We ate at Reuben’s at The Robertson Small Hotel on the last night of our time in Robertson for the Slow festival. Before I write about my experience of the restaurant, I must just tell you that the Robertson Small Hotel is awesome. We were given a short tour of the hotel and of some of the rooms, the hotel looks great and the rooms were beautiful. I’ll definitely be trying to organise to stay there a few nights soon.
Below is a picture so you can get an idea of what I am saying. You can find more in the gallery on their website www.therobertsonsmallhotel.com
Now back to the restaurant. The decor is an extension of the hotel decor, which means it’s very good looking. The white theme is broken by subtle colour intrusions, the red of the tile detail on the floor, the dark brown of the wood of the chair insets and the vibrant colours of the flower decorations on the tables. It’s a very clean and striking style. I am seldom impressed by tableware, but found myself paying attention to the Italian cutlery for some reason.
We were seated near the kitchen, which is open so I had a good view of Aviv Liebenberg in action in the kitchen. Aviv is the executive chef, Reuben is the concept chef and still spends 99% of his time at his Franschhoek restaurant. We were well looked after service wise, but unfortunately our waiter, although competent, was softly spoken. He was drowned out by the sounds from the open kitchen, which was so frustrating that I gave up and often didn’t really know what the waiter thought I wanted from him. Despite that, he got the order right and with a few interventions our other requests were fulfilled.
To start we had the onion tartlet (R48) and the chilli salt squid (R62), both apparently Reuben signature dishes. I enjoyed the squid and my partner loved the tartlet which was a bit rich for me. Both starters were generous portions.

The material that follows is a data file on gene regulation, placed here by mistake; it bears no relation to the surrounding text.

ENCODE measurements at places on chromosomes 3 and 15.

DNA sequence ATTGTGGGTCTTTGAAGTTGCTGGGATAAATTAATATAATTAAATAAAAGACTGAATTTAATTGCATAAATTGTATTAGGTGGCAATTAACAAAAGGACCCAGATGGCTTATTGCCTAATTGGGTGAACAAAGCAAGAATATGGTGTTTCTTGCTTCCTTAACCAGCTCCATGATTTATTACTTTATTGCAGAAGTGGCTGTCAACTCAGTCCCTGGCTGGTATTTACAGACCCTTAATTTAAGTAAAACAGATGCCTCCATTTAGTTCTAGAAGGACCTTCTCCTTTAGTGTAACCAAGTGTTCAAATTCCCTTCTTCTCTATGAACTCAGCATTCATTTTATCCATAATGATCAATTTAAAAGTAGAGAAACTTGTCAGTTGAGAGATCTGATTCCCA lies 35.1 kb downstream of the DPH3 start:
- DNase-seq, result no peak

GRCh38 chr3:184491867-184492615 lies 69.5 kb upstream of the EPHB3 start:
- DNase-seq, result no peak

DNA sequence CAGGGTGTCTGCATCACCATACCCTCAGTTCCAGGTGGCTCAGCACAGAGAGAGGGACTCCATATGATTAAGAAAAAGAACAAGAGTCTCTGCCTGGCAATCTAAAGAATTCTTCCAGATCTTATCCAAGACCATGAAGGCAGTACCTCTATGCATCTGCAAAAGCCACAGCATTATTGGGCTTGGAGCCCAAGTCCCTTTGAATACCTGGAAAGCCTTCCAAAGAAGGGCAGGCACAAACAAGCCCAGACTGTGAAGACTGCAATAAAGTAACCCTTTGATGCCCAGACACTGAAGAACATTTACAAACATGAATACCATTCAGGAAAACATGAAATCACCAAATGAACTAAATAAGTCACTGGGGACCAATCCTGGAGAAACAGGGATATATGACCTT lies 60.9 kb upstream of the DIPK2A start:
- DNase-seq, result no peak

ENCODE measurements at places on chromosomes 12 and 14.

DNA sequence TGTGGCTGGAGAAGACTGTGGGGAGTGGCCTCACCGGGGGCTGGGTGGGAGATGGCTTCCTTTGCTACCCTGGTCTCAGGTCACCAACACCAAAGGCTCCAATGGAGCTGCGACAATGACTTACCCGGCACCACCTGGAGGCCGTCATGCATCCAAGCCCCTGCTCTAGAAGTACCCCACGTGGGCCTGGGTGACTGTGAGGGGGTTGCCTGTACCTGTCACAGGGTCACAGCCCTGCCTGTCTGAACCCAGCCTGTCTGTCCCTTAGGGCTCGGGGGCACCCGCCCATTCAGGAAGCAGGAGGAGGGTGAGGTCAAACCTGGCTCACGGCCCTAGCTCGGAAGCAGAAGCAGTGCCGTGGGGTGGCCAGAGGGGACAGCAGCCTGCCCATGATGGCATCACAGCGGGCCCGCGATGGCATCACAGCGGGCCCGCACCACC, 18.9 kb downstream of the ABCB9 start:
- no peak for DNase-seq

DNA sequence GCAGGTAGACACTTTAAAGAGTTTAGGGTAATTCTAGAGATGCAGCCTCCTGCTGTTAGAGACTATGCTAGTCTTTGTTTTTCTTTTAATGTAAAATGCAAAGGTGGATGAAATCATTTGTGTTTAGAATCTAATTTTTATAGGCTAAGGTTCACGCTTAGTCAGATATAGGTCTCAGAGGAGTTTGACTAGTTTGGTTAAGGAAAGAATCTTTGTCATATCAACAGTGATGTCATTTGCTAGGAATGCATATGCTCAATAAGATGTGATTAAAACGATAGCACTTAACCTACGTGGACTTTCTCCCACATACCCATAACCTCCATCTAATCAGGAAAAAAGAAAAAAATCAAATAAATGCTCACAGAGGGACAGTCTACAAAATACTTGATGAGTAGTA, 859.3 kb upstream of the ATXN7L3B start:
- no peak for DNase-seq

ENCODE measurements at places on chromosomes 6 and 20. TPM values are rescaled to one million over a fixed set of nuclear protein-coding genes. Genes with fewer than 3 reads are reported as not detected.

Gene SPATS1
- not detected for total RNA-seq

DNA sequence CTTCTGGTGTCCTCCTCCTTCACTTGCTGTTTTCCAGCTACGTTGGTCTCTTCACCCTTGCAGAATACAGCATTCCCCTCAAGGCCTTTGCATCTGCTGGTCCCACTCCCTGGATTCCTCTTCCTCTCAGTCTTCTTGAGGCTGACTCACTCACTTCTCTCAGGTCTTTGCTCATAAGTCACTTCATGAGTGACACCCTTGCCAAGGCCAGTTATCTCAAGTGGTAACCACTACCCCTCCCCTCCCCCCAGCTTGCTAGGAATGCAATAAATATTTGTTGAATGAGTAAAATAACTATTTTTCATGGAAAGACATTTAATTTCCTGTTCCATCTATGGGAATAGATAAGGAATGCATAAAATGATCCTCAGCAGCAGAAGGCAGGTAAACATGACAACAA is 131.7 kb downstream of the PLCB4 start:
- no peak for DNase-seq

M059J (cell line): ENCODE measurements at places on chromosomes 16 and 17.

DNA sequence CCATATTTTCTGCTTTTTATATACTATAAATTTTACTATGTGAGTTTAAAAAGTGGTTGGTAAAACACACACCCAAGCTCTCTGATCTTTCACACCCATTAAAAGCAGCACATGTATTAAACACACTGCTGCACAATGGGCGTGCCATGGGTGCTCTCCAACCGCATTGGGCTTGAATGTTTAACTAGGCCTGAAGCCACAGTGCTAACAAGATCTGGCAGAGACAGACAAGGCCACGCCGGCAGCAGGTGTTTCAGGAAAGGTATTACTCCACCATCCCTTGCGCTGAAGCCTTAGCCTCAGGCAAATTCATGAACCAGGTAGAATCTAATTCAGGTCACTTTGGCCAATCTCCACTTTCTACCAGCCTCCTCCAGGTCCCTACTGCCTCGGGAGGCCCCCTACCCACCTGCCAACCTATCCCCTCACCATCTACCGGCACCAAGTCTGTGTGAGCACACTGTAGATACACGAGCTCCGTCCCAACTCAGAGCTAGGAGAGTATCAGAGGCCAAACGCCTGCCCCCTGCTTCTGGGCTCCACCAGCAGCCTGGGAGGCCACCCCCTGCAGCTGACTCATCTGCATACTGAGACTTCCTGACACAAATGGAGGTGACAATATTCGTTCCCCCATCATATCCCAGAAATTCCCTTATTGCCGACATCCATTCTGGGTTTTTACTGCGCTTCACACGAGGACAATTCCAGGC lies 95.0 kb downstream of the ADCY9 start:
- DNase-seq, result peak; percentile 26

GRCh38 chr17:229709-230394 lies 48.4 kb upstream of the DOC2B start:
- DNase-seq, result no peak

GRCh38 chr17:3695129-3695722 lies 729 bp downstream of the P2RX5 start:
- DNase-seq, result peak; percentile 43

For mains I had the beef ribeye steak (R145), cut unusually so that it looked like a fillet steak. Despite the thickness, it was done perfectly to my specification, something I seldom experience these days. My partner had the tandoori roasted kingklip (R102) which enjoyed excellent flavours, but I am still not a fan of kingklip and am starting to become very tired of seeing it on every menu, especially as it is on the orange list.
To my left was the window into the wine room which looked very appealing, the wines neatly presented and well lit. We selected a Reyneke organic blend at R175 from the list which offered some good choice and a range of prices. The Reyneke was a mid range option price wise.
We tried to resist dessert but settled for sharing the pain perdu (R52) which is basically a bread & butter pudding. But this is served as a slice and is made from croissant pastry plus has fresh banana in it. It was yum!
A quick chat with Aviv revealed that one of the challenges out in Robertson is getting suppliers to deliver, and local suppliers to accept payment terms. They do try and support local suppliers as much as possible and go so far as to mention on the menu who their suppliers are. This I think is a nice touch and a good move in the direction of food provenance. Consumers must become more concerned about where their food comes from.
As I mentioned, I hope to stay at the hotel sometime soon and will be definitely eat at the restaurant again while I am there.
Reubens at the Robertson Small Hotel
58 van Reenen St, Robertson
Tel: 023 626 7200